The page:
Kids like having a special place to play away from the prying eyes of adults. When I was a kid we went underground, or under the house. It was too low for adults, and we got pretty dirty crawling around, but that’s what made it special. My brother, the future techie, hooked up tin cans with string so we could communicate even though it was easier to just call out. And besides, he was a boy so I didn’t talk to him much anyway. Bu I loved hearing the distant voices, the adult footfalls above us, as if from a different planet.
The ultimate den has to be a treehouse, where they can be far above the world, inventing stories and rules for their own special realm. Jane Field-Lewis has published what looks like a fascinating book, ‘My Cool Treehouse: an inspirational guide to stylish treehouses.
She describes a simple DIY treehouse from the Netherlands that can be strapped to a tree, two built on an organic lavender farm in Italy, a Brooklyn backyard house built from scavenged materials, built around an old mulberry tree, and a bird apartment in Japan.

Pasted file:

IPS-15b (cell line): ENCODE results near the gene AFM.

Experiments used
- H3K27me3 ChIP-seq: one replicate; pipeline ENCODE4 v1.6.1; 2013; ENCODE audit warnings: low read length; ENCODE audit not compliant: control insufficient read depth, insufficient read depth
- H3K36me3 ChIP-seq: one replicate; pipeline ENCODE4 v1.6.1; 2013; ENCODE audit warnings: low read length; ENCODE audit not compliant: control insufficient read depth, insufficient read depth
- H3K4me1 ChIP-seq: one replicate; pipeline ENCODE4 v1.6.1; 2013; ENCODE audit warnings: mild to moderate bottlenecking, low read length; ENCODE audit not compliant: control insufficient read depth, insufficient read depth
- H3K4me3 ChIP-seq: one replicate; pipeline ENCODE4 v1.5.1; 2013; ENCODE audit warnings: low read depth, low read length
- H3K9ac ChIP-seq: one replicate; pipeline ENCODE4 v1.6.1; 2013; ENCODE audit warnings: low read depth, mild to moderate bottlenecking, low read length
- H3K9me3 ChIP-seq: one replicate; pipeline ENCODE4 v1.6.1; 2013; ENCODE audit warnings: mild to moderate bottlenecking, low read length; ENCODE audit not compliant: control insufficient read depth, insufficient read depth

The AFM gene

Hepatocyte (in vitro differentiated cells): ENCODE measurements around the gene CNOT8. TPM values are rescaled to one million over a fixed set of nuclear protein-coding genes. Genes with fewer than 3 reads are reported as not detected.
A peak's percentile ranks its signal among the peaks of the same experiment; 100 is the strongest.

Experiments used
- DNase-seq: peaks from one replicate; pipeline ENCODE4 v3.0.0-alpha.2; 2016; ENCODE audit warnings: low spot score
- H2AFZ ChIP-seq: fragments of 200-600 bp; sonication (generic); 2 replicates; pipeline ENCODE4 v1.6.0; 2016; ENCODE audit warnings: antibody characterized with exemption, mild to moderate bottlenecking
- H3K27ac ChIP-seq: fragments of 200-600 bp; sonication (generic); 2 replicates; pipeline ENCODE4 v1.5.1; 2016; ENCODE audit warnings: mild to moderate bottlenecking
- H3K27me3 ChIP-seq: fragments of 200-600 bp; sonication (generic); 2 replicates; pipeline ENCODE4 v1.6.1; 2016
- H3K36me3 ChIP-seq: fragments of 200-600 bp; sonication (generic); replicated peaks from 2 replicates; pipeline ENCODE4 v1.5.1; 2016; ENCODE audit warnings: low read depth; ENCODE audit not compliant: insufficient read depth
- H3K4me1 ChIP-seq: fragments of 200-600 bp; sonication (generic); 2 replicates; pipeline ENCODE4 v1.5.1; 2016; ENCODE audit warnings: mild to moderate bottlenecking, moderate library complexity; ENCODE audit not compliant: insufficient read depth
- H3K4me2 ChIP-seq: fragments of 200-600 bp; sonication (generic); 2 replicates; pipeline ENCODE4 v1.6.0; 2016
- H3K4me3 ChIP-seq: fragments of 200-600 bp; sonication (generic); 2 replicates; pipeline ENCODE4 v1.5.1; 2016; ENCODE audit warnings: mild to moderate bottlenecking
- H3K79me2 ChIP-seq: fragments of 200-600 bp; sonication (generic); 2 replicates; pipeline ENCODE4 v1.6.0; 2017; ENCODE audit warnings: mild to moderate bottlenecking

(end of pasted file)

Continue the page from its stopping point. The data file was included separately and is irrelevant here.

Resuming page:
But my favourite is this one, claimed to be the oldest – in the grounds of one of England’s finest Elizabethan houses, the Grade I listed Pritchard Hall. It was first recorded in 1692, renovated in 1760 and 1980. It rests in the heart of an ancient large leafed lime tree, with steel columns for support. It echoes the style of the main house, with its exposed wood outlining white panels. But has a single Gothic shaped window on each side, with a half glazed door. Princess Victoria, aged 13, visited the house in 1832, describing it as “a curious looking but very comfortable house” She climbed it to view the local hunt, which suggests the origin of these houses. The Tudor age saw the decline of royal hunts as training and leisure for the king and court, as hunting with bows and arrows was replaced with guns, and hunts became more managed, more entertainment, so animals were directed to hides or stands where animals could be easily killed, especially by the rich, with little or no training.